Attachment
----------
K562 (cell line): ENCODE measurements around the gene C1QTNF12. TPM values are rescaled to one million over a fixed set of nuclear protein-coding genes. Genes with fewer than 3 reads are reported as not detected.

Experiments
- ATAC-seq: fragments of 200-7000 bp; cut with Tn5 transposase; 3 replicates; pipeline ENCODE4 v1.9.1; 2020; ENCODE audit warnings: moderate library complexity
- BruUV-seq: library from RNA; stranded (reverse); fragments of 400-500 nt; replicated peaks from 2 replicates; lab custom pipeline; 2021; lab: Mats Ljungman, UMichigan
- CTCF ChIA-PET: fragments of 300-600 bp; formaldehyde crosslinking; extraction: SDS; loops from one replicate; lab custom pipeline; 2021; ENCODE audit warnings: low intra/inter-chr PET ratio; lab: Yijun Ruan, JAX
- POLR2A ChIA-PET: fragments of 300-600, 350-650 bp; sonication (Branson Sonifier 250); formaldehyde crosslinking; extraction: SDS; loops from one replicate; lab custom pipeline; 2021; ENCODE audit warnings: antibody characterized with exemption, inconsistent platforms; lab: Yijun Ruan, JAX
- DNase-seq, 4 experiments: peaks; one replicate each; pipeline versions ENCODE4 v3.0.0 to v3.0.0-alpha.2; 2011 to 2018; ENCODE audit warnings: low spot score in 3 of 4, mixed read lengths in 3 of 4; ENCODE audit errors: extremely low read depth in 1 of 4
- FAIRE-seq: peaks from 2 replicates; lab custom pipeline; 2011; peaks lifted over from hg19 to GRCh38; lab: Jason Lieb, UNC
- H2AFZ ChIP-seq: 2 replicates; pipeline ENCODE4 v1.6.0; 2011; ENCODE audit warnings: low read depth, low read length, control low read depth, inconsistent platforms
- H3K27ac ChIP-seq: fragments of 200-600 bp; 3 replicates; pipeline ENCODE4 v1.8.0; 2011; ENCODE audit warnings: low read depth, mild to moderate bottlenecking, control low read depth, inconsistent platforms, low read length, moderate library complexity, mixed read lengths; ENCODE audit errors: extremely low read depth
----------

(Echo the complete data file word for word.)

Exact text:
K562 (cell line): ENCODE measurements around the gene C1QTNF12. TPM values are rescaled to one million over a fixed set of nuclear protein-coding genes. Genes with fewer than 3 reads are reported as not detected.

Experiments
- ATAC-seq: fragments of 200-7000 bp; cut with Tn5 transposase; 3 replicates; pipeline ENCODE4 v1.9.1; 2020; ENCODE audit warnings: moderate library complexity
- BruUV-seq: library from RNA; stranded (reverse); fragments of 400-500 nt; replicated peaks from 2 replicates; lab custom pipeline; 2021; lab: Mats Ljungman, UMichigan
- CTCF ChIA-PET: fragments of 300-600 bp; formaldehyde crosslinking; extraction: SDS; loops from one replicate; lab custom pipeline; 2021; ENCODE audit warnings: low intra/inter-chr PET ratio; lab: Yijun Ruan, JAX
- POLR2A ChIA-PET: fragments of 300-600, 350-650 bp; sonication (Branson Sonifier 250); formaldehyde crosslinking; extraction: SDS; loops from one replicate; lab custom pipeline; 2021; ENCODE audit warnings: antibody characterized with exemption, inconsistent platforms; lab: Yijun Ruan, JAX
- DNase-seq, 4 experiments: peaks; one replicate each; pipeline versions ENCODE4 v3.0.0 to v3.0.0-alpha.2; 2011 to 2018; ENCODE audit warnings: low spot score in 3 of 4, mixed read lengths in 3 of 4; ENCODE audit errors: extremely low read depth in 1 of 4
- FAIRE-seq: peaks from 2 replicates; lab custom pipeline; 2011; peaks lifted over from hg19 to GRCh38; lab: Jason Lieb, UNC
- H2AFZ ChIP-seq: 2 replicates; pipeline ENCODE4 v1.6.0; 2011; ENCODE audit warnings: low read depth, low read length, control low read depth, inconsistent platforms
- H3K27ac ChIP-seq: fragments of 200-600 bp; 3 replicates; pipeline ENCODE4 v1.8.0; 2011; ENCODE audit warnings: low read depth, mild to moderate bottlenecking, control low read depth, inconsistent platforms, low read length, moderate library complexity, mixed read lengths; ENCODE audit errors: extremely low read depth